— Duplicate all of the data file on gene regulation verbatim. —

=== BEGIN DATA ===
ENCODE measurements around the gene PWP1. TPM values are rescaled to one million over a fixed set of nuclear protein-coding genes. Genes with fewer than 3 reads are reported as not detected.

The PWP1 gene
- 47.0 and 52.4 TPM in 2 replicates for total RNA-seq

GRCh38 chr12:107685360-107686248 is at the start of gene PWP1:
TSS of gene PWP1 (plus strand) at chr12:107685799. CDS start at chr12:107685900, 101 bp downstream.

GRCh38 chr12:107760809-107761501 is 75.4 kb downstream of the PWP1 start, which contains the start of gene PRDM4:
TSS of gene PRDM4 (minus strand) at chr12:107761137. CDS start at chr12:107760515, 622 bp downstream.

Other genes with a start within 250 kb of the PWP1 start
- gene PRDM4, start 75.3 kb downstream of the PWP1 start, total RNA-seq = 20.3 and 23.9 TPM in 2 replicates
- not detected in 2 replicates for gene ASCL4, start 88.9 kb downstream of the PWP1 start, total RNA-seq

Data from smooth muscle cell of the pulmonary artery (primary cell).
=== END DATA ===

ENCODE measurements around the gene PWP1. TPM values are rescaled to one million over a fixed set of nuclear protein-coding genes. Genes with fewer than 3 reads are reported as not detected.

The PWP1 gene
- 47.0 and 52.4 TPM in 2 replicates for total RNA-seq

GRCh38 chr12:107685360-107686248 is at the start of gene PWP1:
TSS of gene PWP1 (plus strand) at chr12:107685799. CDS start at chr12:107685900, 101 bp downstream.

GRCh38 chr12:107760809-107761501 is 75.4 kb downstream of the PWP1 start, which contains the start of gene PRDM4:
TSS of gene PRDM4 (minus strand) at chr12:107761137. CDS start at chr12:107760515, 622 bp downstream.

Other genes with a start within 250 kb of the PWP1 start
- gene PRDM4, start 75.3 kb downstream of the PWP1 start, total RNA-seq = 20.3 and 23.9 TPM in 2 replicates
- not detected in 2 replicates for gene ASCL4, start 88.9 kb downstream of the PWP1 start, total RNA-seq

Data from smooth muscle cell of the pulmonary artery (primary cell).